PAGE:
When you're with a patient, sometimes you just need to stop and think. You know what I'm talking about—those moments in an
exam that require a tremendous amount of concentration. It's during those moments when a little peace and quiet would be nice.
My client Tera—a five-foot-tall, ball-of-fire barrel racer—brings her world-class horses to me, and usually the problem is
a subtle lameness that requires my full concentration. The problem is that Tera is a talker. And when I say "talker," I mean
this little gal has a pathological aversion to silence. She'll make sure something is being said all the time and fill in
the gaps with questions.
This particular day found me working up a difficult lameness for one of her horses. I was digging deep into my gray matter
trying to piece together the clues of why her 7-year-old gelding was three-tenths of a second off. But every time I began
to ponder the results, she would let loose with a volley of questions. Eeeesh!
The last thing I wanted to do was hurt her feelings by asking her to be quiet, so I began looking around for something to
occupy her for a little while. She was rambling on and on about a horse she rode 10 years ago that had acted a little like
this one, when it occurred to me that her constantly moving hands were a vital part of her conversation. I began to wonder
what would happen if I could somehow still those hands. Could it possibly stop the talking?
As she entered the fifth or sixth paragraph of her story, I simply handed her an empty syringe case. She took it and continued
on without so much as a comma. Next, I handed her an empty bottle of mepivacaine, which she gladly accepted with her other
hand and rolled right on.
This was getting kind of fun. I was starting to wonder how many things she would hold before she actually looked down to see
what they were. So I handed her a pair of hoof testers. This momentarily stopped the chatter. It was heavier and there was
no readily empty hand, so she placed them under her left arm and continued to blabber.
I maintained eye contact and occasionally nodded my head to make it seem like I was listening very intently, but I continued
to hand her things. Next it was an earpiece from an otoscope that was sitting next to me on the counter. After that an extension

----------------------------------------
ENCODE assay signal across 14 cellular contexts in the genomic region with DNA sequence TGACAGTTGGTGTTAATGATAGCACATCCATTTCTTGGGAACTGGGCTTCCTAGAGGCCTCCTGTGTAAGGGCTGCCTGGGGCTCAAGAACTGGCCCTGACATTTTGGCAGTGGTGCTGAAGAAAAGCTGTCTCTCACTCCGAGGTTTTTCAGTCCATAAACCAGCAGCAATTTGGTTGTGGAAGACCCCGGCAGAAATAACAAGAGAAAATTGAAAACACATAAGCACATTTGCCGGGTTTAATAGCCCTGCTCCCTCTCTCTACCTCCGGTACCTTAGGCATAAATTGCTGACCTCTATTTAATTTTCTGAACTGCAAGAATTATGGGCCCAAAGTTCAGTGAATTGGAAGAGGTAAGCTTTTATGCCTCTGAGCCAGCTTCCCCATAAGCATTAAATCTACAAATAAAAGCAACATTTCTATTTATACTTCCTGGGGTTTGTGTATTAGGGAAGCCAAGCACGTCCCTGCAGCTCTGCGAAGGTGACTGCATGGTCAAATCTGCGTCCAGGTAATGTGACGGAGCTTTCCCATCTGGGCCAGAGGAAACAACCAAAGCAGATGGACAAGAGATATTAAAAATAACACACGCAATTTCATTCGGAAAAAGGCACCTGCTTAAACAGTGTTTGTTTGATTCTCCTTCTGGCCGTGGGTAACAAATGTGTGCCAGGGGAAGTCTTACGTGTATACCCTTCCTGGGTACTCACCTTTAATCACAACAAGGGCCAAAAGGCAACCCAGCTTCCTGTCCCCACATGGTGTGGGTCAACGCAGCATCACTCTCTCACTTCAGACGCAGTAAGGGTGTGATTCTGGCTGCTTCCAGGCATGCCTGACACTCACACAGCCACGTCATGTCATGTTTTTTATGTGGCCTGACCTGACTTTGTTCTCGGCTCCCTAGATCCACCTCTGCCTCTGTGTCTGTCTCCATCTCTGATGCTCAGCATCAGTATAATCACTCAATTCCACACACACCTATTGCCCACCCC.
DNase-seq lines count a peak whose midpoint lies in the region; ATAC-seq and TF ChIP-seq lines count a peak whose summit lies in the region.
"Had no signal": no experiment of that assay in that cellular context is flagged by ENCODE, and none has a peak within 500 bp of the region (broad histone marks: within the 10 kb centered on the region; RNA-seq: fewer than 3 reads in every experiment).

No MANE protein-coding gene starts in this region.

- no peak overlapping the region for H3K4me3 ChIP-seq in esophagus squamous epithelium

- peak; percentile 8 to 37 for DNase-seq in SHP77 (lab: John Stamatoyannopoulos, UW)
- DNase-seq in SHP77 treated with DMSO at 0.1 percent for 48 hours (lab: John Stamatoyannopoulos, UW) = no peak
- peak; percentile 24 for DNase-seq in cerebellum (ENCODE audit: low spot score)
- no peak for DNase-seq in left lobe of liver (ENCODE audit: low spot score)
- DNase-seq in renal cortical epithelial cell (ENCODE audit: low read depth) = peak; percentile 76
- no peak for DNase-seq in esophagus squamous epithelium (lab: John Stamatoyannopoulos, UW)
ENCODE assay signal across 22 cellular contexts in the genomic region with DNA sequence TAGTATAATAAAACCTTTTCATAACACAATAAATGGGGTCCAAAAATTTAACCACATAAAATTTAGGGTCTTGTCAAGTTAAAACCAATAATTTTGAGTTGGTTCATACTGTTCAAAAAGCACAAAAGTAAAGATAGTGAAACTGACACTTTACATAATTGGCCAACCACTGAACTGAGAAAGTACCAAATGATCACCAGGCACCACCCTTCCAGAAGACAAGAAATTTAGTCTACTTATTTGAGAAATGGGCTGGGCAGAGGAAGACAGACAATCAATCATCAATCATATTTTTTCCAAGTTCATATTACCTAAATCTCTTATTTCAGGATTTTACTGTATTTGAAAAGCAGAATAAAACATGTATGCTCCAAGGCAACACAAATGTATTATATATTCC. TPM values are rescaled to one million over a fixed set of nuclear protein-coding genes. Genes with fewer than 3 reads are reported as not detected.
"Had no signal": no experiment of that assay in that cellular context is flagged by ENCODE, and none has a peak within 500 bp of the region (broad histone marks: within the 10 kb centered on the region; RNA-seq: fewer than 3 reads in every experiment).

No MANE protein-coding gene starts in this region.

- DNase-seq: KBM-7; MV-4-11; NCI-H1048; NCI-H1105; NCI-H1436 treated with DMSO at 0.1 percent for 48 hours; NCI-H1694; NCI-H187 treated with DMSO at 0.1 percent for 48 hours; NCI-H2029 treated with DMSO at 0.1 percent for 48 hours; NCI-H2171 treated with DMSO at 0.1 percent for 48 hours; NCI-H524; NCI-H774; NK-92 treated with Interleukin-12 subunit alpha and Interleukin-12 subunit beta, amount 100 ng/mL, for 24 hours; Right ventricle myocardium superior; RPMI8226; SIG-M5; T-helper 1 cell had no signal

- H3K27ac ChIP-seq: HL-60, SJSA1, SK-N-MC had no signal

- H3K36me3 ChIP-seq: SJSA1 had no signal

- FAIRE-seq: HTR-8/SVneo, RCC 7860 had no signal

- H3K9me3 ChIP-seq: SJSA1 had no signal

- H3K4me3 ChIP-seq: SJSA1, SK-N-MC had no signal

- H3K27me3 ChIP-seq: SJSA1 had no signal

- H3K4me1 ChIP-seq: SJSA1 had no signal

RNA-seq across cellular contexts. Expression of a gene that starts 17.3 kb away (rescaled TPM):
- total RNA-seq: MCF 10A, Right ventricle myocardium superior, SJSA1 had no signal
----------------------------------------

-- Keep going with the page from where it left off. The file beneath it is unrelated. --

set, still in the package. Next was a digital thermometer and the case it came in. At this point, her tempo slowed a bit.
It was now almost impossible for her to move her hands, which obviously was causing the conversation cortex in her brain to
I stopped handing her stuff for a second to see if she would stop and notice the random set of objects she was holding. Nope.
Time to hand off some more items.
Next was a package of 2-0 suture, still in the plastic. Then a pair of rubber gloves I had just taken off. Not enough? How
about a three-inch-tall stack of four-by-four gauze?
This finally stopped her ability to move both hands. She now had to hold some of the stuff between her arms and tummy. When
this happened, all talking came to a standstill. But she still hadn't looked down.
A few moments passed in silence. Then I couldn't maintain a straight face anymore. She finally asked what I was giggling about.
"Thanks for holding all that for me," trickled out the corner of my mouth. She looked down and assessed what all she had in
her possession. Then she started laughing too.
"I guess you figured out that I can't talk if I don't move my hands. Well, I was just getting to the good part," she said,
moving to set all of the stuff down on the counter.
"Oh no!" I bellowed before she could empty her hands. "You have to hold all of that until I've had enough quiet time to figure
out what's wrong with your horse. Then you can set it all down and start telling me the story again."
Now every time Tera comes into the clinic I greet her with an armful of meaningless stuff. I tell her if she can't be quiet,
she's gonna have to hold it all until I'm done.
Dr. Bo Brock owns Brock Veterinary Clinic in Lamesa, Texas.